In the Internet age, teachers are increasingly using technical tools and applications to engage and motivate students. They use interactive learning platforms, gather communities on social media, and create educational spaces for students. Sometimes teachers even become bloggers, creating their own program, promote themselves using services like the Twitter growth service, and invite students to get knowledge based on personal developments.
But everyone knows that such programs collect personal data. Moreover, we all understand how important the protection of personal information is in the modern world: the volume and significance of data are growing exponentially, and the scope of their application is expanding.
So, today we will talk about steps you need to follow to secure students’ information.
Why does student privacy matter?
Previously, before the active introduction of online technologies, student data included only information about attendance, medical records, and grades. But today, schools and universities are increasingly adopting technologies that can transfer personal data to application and software providers.
This is why teachers need to be aware of how to shield this data from unethical use. It is also important to consider school, district, and state laws to know which technologies can and cannot be used, and how to regulate student data.
9 Student Privacy steps to Implement
There is a huge plus in the use of social media and EdTech technologies: in this way teachers can share best practices, develop digital literacy among their students and create more interconnected school communities among the army of followers. Any risks to student privacy can be managed through informed use.
So what can you do to secure students’ data?
#1. Comply with FERPA, COPPA, and PPRA policies
What laws do you need to know and comply with?
- FERPA, which protects access to student data and its use in education.
- PPRA, which describes the restrictions on information obtained through surveys funded by the federal budget. For example, surveys about the impact of drug and alcohol use or sexual behavior on students.
#2. Use parental consent/denial forms
If you plan to use tech and soft that are expected to collect data, get parental consent.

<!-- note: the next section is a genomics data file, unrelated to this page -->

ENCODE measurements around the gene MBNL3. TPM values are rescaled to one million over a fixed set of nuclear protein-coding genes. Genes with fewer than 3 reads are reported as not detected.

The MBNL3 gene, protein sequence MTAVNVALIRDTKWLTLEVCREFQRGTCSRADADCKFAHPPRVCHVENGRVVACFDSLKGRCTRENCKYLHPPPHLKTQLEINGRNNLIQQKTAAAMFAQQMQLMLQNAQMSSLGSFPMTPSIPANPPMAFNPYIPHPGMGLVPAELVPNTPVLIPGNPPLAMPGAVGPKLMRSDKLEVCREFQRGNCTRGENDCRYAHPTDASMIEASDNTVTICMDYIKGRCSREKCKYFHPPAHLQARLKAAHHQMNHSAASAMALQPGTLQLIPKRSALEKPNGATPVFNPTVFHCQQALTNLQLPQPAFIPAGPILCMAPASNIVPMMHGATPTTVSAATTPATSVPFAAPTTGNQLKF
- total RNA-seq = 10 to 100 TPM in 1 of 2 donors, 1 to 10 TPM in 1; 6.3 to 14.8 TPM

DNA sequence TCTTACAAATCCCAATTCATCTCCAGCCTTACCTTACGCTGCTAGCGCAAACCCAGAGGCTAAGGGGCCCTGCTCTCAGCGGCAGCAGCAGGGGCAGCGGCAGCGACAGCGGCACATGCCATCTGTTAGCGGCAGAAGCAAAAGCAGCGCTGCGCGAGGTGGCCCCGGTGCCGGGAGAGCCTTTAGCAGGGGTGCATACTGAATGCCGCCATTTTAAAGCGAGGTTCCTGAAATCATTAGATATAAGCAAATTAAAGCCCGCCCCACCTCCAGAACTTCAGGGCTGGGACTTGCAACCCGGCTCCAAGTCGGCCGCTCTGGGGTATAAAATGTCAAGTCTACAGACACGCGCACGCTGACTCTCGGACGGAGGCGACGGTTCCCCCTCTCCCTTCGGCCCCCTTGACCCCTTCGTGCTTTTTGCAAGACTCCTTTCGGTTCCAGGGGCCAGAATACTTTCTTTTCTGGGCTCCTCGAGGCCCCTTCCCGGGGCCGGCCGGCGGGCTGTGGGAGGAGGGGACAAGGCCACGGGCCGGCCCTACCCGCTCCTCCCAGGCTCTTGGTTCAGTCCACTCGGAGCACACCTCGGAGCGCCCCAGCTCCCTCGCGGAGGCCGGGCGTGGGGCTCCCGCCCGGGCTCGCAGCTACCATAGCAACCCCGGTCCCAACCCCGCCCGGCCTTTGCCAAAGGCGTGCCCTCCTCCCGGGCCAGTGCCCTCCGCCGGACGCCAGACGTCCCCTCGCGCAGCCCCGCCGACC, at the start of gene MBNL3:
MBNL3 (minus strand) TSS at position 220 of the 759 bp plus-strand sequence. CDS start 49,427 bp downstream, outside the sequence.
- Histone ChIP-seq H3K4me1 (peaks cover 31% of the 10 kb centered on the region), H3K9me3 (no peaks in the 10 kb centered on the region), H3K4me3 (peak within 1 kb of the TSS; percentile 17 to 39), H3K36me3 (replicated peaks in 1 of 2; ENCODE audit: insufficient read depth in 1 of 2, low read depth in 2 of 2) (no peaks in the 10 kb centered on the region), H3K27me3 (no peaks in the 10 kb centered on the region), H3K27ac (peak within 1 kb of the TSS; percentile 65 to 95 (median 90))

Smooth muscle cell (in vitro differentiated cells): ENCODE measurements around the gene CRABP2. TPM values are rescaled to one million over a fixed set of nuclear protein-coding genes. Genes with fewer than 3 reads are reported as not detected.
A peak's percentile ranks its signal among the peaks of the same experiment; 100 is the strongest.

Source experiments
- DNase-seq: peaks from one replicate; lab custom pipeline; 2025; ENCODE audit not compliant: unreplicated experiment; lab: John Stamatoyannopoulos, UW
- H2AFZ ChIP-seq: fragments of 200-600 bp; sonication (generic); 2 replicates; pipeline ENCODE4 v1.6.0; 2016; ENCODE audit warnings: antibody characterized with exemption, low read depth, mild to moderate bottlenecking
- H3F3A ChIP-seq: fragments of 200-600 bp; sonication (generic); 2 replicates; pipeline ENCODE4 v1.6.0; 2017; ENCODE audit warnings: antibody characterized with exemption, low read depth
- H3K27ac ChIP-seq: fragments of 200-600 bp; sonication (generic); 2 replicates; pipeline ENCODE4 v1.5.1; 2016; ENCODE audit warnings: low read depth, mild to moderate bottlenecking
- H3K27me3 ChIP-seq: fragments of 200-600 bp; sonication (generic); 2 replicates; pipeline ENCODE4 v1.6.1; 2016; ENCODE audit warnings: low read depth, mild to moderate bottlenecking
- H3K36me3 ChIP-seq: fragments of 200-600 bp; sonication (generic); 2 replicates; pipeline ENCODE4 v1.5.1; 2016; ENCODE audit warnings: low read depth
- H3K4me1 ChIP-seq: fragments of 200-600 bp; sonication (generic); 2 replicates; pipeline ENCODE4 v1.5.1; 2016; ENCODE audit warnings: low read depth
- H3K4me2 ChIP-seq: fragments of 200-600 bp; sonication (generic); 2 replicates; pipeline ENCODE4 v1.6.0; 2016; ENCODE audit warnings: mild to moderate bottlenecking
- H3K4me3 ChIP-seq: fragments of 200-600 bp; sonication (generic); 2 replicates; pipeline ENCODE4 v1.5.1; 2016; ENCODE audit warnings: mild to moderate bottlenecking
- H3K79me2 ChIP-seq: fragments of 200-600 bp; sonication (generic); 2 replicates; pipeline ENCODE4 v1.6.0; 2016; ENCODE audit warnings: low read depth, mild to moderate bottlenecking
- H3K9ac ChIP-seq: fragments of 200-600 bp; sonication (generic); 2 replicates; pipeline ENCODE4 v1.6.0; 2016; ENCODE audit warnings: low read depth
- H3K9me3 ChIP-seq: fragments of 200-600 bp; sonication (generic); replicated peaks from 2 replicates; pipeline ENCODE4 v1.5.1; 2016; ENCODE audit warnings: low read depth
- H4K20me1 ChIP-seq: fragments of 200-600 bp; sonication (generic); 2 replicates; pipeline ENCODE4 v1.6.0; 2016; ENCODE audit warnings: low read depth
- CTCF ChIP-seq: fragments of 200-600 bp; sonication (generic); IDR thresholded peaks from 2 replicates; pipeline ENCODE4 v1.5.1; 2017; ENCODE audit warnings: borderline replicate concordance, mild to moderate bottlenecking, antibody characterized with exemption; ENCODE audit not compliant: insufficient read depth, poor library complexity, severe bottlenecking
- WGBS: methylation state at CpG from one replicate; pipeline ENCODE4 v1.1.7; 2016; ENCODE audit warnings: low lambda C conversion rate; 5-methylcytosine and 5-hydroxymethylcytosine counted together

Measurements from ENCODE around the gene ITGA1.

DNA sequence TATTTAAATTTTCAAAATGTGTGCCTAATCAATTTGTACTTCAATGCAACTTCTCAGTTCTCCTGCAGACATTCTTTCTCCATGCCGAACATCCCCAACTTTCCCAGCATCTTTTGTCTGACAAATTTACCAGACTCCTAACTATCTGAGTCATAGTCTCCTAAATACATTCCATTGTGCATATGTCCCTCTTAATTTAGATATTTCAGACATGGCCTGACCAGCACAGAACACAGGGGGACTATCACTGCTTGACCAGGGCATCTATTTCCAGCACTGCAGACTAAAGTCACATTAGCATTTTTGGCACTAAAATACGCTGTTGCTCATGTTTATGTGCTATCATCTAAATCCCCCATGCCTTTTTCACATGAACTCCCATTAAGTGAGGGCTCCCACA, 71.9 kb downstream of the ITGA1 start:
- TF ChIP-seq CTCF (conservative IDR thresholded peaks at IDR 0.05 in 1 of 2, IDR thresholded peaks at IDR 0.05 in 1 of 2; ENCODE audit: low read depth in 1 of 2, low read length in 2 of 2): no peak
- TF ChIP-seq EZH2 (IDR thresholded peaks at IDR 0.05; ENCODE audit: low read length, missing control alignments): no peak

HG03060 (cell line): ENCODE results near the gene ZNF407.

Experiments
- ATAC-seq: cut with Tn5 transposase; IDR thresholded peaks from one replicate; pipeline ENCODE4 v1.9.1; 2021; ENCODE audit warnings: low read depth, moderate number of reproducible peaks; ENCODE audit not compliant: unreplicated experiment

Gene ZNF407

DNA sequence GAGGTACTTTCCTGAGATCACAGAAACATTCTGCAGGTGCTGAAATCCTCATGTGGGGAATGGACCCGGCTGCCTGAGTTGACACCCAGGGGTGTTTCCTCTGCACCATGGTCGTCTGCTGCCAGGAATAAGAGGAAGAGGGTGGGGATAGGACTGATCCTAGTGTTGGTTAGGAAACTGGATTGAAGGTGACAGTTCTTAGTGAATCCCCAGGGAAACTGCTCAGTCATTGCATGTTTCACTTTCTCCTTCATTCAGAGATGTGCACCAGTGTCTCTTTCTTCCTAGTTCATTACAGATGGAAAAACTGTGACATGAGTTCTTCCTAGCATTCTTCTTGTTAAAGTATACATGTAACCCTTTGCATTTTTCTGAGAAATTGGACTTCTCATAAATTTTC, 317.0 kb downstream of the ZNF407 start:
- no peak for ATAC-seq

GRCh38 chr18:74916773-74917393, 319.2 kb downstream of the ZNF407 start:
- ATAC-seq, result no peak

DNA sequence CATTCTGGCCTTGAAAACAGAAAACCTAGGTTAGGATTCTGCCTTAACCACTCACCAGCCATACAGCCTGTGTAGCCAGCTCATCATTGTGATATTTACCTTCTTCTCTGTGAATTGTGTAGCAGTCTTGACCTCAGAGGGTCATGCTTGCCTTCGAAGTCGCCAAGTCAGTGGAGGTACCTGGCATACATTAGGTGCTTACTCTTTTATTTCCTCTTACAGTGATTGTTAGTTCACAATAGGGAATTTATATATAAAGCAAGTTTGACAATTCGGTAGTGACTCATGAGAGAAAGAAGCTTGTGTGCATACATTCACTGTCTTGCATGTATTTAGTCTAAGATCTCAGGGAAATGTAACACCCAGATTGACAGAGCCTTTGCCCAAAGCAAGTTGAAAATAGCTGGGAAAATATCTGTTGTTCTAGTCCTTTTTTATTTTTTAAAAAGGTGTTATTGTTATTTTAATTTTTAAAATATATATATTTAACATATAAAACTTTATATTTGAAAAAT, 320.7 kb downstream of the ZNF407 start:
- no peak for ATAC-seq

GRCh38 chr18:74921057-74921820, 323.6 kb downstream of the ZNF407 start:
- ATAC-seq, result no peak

#3. Check educational apps for legal compliance
Review the institution’s policy for new tools. If the software you’re going to use has not yet been approved, ask the responsible person for a review. Once the app is approved, you can use it right away.
#4. Check privacy settings
Consider creating a separate account for professional use. Also, be sure to check your privacy settings on any personal social media accounts. For example, set your personal Twitter account to Protected mode so that only those who follow you can access your tweets. This also applies to Facebook.
#5. Block access to Personal Identifiable Information using IAM
Pay attention to the IAM to ensure that only authorized teachers, staff, and certain providers have access to PII data. The fewer people have access, the less the likelihood of problems and data violations.
#6. Provide precise data management
The easiest way to ensure data confidentiality is to give service providers access to exclusive data. For example, a textbook vendor shouldn’t have access to student home addresses and phone numbers. This way, unnecessary information will not fall into the wrong hands.
#7. Use random data whenever possible
Create unique usernames that are not tied to a specific user, which makes students anonymous, and therefore doesn’t allow tracking what data belongs to them.
#8. Review providers carefully
Modern schools actively cooperate with providers of technological solutions, which are increasingly being introduced into the educational process. But at the same time, both schools and teachers themselves should be responsible for ensuring the protection of student data. The school must prove that it has complete control over the collection, use, and storage of information and that the provider doesn’t use it for indecent purposes.
#9. Consult the administration if you want to use a non-educational application
If you would like to use a non-educational app such as productivity, note-taking apps, photo, video, or audio editing tools, please consult with the administration and follow current school rules. The main thing is to comply with the policies.
Technology advances rapidly, and new applications, as well as the pursuit of more personalized learning, are making student privacy an increasingly complex and acute issue. This is why everyone must work together to solve it.